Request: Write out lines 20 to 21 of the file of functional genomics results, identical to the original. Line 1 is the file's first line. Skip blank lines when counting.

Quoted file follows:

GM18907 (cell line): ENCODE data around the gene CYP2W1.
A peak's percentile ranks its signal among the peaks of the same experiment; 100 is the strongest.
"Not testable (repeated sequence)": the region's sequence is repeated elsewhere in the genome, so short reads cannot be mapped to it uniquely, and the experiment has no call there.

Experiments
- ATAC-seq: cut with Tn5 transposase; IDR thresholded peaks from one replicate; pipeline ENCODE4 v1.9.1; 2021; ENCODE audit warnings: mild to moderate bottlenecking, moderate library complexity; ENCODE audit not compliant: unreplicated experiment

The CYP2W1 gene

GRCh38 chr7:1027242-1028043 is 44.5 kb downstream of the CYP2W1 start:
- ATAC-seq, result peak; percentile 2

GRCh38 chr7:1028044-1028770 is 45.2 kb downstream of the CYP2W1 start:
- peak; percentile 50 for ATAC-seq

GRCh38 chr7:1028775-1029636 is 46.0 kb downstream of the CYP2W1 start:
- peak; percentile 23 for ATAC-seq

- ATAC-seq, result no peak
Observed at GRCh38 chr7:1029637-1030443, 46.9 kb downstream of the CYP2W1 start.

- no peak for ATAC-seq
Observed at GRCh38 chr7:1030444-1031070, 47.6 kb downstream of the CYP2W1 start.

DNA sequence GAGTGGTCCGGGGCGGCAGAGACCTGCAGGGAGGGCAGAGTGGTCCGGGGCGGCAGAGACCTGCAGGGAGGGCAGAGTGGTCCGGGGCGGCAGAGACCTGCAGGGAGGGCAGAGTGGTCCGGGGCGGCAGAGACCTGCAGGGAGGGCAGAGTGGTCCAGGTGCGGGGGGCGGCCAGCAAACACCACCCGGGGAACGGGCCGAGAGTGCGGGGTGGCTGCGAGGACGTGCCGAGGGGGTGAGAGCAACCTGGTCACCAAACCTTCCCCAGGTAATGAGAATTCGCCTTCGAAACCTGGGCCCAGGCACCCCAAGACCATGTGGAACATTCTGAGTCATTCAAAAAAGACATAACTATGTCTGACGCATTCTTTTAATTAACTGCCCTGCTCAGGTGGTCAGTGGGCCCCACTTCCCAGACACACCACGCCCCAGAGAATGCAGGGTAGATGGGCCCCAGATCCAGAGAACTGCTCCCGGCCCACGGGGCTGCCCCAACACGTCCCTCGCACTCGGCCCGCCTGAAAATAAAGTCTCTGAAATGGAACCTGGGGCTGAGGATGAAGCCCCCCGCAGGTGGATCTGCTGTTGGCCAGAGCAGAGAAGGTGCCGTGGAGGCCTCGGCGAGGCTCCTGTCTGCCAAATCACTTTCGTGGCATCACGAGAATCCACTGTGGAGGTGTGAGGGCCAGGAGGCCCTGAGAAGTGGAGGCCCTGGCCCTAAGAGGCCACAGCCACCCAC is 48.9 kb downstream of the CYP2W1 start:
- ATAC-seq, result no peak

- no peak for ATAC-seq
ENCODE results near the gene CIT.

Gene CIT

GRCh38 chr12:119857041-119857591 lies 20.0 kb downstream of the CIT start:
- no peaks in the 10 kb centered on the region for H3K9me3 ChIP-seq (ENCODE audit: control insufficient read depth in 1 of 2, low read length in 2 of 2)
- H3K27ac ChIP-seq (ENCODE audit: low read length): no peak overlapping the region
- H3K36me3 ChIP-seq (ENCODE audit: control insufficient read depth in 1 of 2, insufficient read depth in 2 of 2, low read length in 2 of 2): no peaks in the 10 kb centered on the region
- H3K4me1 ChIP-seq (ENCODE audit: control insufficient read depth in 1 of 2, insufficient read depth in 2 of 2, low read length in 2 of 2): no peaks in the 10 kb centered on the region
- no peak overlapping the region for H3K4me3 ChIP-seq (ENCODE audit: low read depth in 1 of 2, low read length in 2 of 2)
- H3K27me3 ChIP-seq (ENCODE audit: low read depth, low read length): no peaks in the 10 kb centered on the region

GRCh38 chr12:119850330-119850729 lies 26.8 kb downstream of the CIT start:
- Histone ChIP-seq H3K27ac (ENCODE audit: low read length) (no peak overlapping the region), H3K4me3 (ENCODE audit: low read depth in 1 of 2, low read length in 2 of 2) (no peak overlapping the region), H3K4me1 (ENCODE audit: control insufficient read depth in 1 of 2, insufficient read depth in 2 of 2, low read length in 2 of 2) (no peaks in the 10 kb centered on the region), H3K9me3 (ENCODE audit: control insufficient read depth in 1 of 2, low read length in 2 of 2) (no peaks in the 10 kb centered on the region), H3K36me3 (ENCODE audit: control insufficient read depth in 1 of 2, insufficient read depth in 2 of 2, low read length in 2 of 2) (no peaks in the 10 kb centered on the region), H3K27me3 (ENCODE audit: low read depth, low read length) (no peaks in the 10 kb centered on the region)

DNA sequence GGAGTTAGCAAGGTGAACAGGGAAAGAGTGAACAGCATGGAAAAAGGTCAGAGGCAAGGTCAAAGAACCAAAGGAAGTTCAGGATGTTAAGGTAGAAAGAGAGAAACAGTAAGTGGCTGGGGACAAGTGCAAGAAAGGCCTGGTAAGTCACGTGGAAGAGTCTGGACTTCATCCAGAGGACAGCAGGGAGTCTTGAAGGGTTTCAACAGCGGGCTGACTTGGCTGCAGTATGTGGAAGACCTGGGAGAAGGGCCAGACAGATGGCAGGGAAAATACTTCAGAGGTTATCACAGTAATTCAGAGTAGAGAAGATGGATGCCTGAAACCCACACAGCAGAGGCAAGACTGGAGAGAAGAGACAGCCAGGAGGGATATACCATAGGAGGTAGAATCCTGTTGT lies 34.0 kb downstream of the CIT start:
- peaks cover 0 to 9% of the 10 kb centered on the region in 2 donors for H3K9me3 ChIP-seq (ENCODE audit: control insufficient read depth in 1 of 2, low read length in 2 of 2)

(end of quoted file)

ENCODE results near the gene CIT.

Gene CIT